If you haven't already thought about what you'll do when the aliensshow up and blow it all to hell, thanks in advance for making me stepover your burning corpse, jerk.
It's one thing to plan for zombies or real life Waterworld orwhatever. Make sure you've got your samurai sword or your water-wingsand you're basically set. Aliens are an altogether different bowl ofapocalypse chips. We won't know what they're after. How do you killthem? Will bullets work, or will we have to get creative with the coldand/or Apple virus?
So I give the new alien invasion flick Skyline credit fortaking its time in revealing the aliens' motivations. I deduct doublepoints because they may have held out on the explanation for otherreasons — like they spent less time thinking about how these alienswork than I'm about to spend booing them.
Eric Balfour and girlfriend Scottie Thompson head to LA to visitBalfour's old friend, Hollywood player Donald Faison. They wake from anight of partying to find the city under invasion by a massive alienfleet.
The enemy's overpowering and hunts down anyone who steps outside.Balfour and his friends must decide between waiting for a rescue thatmay never come or making a run for Faison's boat and the open sea.
But mostly they timidly peek out the windows of Faison's highriseapartment while displaying all the survival skills of a lemming whoused to do all right through Wellbutrin but it's not really workinganymore and, well, those cliffs are starting to look pretty good.Right. So I have this new theory, partly from recently rewatchingTremors, but mostly from watching this, that the enjoyabilityof a sci-fi/horror movie is directly correlated to the characters'problem-solving ability. The characters in Skyline couldn'tfigure out which end of themselves the food goes in.
For the first 40-odd minutes, it doesn't show any major cracks. Sure,the dialogue's bland, the characters are undistinguished, andThompson's acting is so bad you would almost think that sometimesHollywood casts women just because they're pretty. But then the aliensshow up, and they're kind of cool looking, and there's a littleatmosphere going on, and who knows, maybe this'll be good.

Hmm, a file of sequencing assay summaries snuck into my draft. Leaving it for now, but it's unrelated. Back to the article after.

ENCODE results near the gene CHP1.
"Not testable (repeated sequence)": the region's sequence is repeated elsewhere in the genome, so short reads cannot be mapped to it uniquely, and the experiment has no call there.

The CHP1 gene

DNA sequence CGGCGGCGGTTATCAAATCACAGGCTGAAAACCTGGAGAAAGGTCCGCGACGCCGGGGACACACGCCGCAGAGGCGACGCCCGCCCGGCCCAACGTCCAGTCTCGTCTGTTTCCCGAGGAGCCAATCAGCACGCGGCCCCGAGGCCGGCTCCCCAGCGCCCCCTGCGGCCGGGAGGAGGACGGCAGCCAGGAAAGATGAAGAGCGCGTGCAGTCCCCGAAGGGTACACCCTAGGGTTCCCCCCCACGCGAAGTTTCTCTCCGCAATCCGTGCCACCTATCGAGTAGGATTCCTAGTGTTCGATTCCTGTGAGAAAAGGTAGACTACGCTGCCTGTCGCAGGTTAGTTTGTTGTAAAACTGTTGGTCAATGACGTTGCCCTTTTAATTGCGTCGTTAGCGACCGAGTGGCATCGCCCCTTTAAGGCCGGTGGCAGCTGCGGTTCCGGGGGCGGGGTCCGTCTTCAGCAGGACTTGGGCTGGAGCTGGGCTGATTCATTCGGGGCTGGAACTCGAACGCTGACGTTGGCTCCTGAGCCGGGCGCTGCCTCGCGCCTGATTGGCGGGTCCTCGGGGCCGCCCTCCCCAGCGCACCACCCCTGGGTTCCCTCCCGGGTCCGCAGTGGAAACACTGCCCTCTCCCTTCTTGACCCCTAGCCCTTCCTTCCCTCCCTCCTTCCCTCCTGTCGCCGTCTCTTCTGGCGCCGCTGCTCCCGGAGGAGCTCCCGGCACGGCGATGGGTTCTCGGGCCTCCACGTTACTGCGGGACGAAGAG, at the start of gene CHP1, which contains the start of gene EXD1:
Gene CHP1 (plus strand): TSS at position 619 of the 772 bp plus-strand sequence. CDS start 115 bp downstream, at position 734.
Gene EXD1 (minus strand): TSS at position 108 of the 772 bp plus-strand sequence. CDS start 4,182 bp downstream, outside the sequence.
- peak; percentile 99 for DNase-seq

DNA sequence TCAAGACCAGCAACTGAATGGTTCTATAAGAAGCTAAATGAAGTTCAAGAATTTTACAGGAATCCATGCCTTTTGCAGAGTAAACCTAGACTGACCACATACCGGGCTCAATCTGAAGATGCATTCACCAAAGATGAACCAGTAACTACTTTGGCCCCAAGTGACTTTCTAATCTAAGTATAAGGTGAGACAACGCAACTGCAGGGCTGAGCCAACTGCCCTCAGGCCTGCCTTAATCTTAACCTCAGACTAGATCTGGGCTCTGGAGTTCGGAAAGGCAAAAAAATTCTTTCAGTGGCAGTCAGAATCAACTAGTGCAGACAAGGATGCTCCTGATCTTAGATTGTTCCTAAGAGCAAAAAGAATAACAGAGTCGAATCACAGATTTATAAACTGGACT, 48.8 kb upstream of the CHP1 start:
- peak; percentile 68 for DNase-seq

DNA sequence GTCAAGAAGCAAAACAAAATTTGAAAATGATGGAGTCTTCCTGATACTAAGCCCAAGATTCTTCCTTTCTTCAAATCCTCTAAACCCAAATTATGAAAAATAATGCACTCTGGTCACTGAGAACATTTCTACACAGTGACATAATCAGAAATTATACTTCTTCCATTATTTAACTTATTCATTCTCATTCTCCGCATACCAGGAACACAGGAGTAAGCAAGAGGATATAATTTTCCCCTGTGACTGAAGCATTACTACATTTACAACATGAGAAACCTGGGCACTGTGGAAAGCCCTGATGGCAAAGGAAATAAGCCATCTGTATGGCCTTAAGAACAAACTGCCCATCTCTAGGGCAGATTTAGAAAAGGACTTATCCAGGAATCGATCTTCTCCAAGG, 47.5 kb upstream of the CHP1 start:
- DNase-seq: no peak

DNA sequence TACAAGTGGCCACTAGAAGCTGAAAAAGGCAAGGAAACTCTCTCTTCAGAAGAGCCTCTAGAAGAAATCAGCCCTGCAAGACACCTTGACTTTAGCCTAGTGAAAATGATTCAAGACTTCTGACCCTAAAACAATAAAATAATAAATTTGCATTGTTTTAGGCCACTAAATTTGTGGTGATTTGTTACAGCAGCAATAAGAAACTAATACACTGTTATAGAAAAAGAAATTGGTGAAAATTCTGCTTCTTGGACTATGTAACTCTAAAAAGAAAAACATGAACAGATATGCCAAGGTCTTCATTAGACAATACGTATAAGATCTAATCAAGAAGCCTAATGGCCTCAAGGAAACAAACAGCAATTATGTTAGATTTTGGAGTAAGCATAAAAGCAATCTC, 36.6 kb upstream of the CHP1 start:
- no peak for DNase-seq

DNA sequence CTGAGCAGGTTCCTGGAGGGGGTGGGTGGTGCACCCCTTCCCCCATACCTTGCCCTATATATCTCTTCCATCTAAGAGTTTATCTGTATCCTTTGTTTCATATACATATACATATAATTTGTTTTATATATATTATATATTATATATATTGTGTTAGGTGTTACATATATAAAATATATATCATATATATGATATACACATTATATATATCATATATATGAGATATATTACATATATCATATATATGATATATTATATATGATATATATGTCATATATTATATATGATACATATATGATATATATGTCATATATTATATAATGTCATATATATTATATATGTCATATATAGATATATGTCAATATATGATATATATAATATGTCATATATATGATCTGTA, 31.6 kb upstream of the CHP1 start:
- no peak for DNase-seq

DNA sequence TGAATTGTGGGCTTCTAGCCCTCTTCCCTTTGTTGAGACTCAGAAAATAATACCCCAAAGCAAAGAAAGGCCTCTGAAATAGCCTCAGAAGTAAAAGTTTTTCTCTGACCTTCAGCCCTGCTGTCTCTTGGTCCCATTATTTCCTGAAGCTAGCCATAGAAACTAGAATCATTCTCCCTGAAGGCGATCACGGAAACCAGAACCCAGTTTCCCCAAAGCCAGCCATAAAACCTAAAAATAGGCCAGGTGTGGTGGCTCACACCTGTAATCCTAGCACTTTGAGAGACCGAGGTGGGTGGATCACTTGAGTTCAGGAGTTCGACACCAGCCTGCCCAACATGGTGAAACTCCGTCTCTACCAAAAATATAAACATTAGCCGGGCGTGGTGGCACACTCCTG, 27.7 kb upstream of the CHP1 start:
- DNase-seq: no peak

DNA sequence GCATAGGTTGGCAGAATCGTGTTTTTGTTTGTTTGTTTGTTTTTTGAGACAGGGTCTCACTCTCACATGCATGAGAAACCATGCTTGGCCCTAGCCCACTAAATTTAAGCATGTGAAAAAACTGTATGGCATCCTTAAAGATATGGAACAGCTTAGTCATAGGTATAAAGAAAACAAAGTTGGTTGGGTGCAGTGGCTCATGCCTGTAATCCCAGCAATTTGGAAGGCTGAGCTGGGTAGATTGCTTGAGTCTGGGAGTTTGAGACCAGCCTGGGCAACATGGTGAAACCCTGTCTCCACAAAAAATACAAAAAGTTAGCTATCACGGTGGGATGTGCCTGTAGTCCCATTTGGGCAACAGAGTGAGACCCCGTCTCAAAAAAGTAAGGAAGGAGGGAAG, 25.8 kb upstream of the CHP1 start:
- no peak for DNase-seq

It isn't. I personally guarantee Skyline was pitched as"Cloverfield meets District 9" (guarantee will not behonored). Too bad the Brothers Strause don't have the directing chopsto pull off the immediacy of Cloverfield's half-glimpsed streetbattles and the writing team has no idea what to do with its "Uh oh Imight be turning into an alien"-style body horror. Also no one hasanything resembling a sense of humor.
So instead of fun stuff that makes sense, we get the high drama ofBalfour and Thompson arguing in cliches about their relationship. Andaliens that can't be stopped by bazookas, exploding apartments, ornukes, but which can be beaten to death by the bare fists of a reallypissed off, alien-contaminated Balfour.
Skyline's main problem, though, is its characters have nosemblance of a plan. "We should...get on a boat! Shit, that didn'twork. Let's hide in an apartment some more, while our squabbles aboutwhat we should do next provide almost no drama." You know what? Thealiens are right to kill you all. You didn't even fill up thebathtub with drinking water, Eric Balfour.
Other than the monsters, Skyline does have one big point in itsfavor: an ending so crazy that even crazy-ending-having movies likeKnowing and I Know Who Killed Me are whispering abouthow maybe it's time to call someone. I wish I could talk about itmore, but if you make it that far, you deserve to experience itunspoiled.